34. Is from a tern or sea swallow, which has a number of hackles as well as wing feathers of a very delicate pale blue grey, decidedly suggestive of a variety of small duns. Grayling esteem this colour highly.

35. From our old favourite the starling, which, although one of the commonest, is among the most useful of birds, providing also small dark glossy hackles of fine quality.

36. Blackbird ; good alike in texture and colour for a dark coloured dun.

37. Coot or Waterhen wing ; a fine texture, and possessing just the right brownish tinge for many of the stone flies.

38. Peacock sword. Having been frequently asked what was meant by a sword, and also where the best green body herls are obtainable, we decide to illustrate this feather.

39, 40. Heron feathers, rather course in the fibre. Excepting the smaller feathers, all beautiful in colour, and the herl from a large feather makes a fine grey blue body.

41. Indian Runner duck, which, like all the other ducks, yields some very beautiful feathers.

42. Teal ; a beautiful black feather with white lines, more useful for sea trout than for brownies.

43-44. Widgeon duck (No. 43), of a rich velvety black with white edge ; makes good sedge's wings, and also Elytra for beetles. No. 44 has a strong showy marking, and is sometimes used for May-flies.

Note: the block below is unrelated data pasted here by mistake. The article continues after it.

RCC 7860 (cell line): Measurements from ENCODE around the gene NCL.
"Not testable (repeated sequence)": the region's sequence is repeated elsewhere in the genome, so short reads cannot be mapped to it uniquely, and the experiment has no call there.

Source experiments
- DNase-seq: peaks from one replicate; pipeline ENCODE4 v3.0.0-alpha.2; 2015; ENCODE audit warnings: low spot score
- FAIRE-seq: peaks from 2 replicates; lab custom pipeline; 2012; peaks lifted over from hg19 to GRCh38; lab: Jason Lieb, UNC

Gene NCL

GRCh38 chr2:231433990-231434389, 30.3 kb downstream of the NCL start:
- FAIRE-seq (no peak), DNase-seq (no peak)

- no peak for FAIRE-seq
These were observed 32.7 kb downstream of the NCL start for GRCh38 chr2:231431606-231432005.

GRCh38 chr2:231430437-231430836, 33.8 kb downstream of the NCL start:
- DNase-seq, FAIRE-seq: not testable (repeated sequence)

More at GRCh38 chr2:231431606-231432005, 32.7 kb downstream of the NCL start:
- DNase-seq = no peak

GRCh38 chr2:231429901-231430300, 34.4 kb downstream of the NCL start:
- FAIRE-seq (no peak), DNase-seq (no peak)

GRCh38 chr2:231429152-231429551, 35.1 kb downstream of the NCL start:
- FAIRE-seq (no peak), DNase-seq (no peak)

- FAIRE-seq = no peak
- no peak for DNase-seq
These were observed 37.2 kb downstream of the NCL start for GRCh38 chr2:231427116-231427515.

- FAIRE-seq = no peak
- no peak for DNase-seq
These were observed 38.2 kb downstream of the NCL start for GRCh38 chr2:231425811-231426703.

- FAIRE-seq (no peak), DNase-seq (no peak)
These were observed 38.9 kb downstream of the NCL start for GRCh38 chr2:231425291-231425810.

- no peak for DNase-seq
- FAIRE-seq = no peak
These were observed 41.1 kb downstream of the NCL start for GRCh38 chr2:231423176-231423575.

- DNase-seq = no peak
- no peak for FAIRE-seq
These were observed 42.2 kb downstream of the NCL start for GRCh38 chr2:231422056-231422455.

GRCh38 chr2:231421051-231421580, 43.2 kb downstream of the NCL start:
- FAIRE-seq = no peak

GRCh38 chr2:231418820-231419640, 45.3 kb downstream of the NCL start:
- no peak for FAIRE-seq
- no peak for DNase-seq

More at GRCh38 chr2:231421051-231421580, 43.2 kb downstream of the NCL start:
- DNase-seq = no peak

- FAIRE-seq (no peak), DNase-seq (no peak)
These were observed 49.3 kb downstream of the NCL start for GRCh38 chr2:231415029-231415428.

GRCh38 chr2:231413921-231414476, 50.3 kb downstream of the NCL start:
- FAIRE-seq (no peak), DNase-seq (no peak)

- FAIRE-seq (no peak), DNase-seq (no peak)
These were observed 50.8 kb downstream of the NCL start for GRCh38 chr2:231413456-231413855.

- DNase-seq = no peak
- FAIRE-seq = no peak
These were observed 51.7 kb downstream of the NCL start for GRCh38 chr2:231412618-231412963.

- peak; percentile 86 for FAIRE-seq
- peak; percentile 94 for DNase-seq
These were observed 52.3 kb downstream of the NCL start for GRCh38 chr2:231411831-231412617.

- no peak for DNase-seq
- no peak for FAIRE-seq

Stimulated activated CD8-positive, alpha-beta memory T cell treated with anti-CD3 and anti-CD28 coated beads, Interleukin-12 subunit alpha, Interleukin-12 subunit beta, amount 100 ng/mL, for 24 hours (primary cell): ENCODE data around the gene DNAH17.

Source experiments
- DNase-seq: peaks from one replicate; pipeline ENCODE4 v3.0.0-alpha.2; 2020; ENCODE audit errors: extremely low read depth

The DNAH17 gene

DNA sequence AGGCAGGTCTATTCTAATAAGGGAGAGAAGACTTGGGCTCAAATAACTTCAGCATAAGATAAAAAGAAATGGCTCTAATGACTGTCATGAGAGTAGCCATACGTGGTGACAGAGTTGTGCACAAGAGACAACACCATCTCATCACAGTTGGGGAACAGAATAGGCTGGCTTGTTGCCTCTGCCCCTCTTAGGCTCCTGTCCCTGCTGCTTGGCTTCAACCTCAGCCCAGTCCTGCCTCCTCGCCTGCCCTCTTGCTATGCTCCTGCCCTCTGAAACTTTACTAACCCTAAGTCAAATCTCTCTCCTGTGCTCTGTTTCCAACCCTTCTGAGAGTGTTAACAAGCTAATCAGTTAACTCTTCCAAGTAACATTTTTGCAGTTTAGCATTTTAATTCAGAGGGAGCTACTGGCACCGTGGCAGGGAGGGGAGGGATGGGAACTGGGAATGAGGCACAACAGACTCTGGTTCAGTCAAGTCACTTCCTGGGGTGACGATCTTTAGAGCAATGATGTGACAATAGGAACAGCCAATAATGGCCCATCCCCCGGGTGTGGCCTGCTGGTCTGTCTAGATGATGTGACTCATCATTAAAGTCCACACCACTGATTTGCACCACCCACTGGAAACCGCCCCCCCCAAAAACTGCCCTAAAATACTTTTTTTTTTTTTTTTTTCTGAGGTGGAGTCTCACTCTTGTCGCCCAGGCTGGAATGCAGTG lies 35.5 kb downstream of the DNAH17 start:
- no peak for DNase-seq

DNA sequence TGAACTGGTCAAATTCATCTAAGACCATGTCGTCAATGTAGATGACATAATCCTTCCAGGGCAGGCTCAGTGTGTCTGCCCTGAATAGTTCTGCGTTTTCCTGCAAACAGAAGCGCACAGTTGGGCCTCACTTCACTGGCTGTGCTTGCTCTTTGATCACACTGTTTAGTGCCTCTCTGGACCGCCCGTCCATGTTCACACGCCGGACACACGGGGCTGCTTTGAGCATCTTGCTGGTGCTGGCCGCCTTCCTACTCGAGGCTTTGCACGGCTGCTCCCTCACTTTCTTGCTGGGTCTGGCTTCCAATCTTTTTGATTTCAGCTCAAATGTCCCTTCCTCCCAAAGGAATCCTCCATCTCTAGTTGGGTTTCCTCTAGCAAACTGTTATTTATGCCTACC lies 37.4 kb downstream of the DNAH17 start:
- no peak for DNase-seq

45. The brown mallard, which was at one time used for the wings of a great number of flies. The amateur may find difficulty in tying this and other duck feathers when used in sections. The best way is to cut out the desired section with a piece of quill attached, and cut this quill off after the wing is tied in position on the hook not before.

46. This is a rather expensive feather from a bustard, It is a great favourite, and a couple of fibres are very attractive as tails to almost any fly. The feathers are, unfortunately, soft, and the fibres break off short with continuous use.

47. Breast feathers from a teal ; although almost any duck will yield feathers like this.

The feathers having the finest speckle are those obtained from the Canadian Wood Duck, the Egyptian Goose, or the Indian Runner Duck.

1. Cochybondu Cock (neck).

2. Furnace Cock (neck).

3. Red Cock (neck).

4. Red with White List, Cock.

5. Red Cockerel.

6. Yellow or Brassy Cock.

7. Dark Badger Cock.

8. Yellow Badger Cock.

9. Pale Badger Cock.

10. Brown Badger Hen.

1 1. Game Hen.

12. Pale Game Hen.

13. Dark Game Hen.

14. Dark Cinnamon Hen.

1 5. Cinnamon Hen.

1 6. Dark Buff Hen.

17. Buff Hen.

1 8. Cree Hen.

19. Yellow Cree Cock.

20. Yellow Cree Cock.

21. Fine Cree Cock.

22. Black Cock.

23. Black Hen.

24. Green Black Cock.

25. Dark Blue Cock.

26. Dark Blue Hen.

27. Light Blue Cockerel.

28. Rusty Cock.

29. Rusty Hen.

30. Dark Honey Dun.

31. Medium Honey Dun.

32. Honey Dun.

33. Merlin or Blue Hawk.

34. Coot or Water Hen.

35. Dark Snipe (under wing).

36. Starling (under wing).

37. Grey Partridge (breast).

38. Brown Partridge (back).

39. Woodcock (dark back).

40. Light Woodcock (under wing).

41. Brown Owl (back or wing).

42. Grouse, Cinnamon.

43. Grouse, Speckled.

44. Grouse, Barred.

45. Landrail or Corncrake.

46. Curlew.

47. Golden Plover.

48. Ibis.

49. Parakeet or Love Bird.

50. Green Plover or Pewitt

51. Dyed Hackles.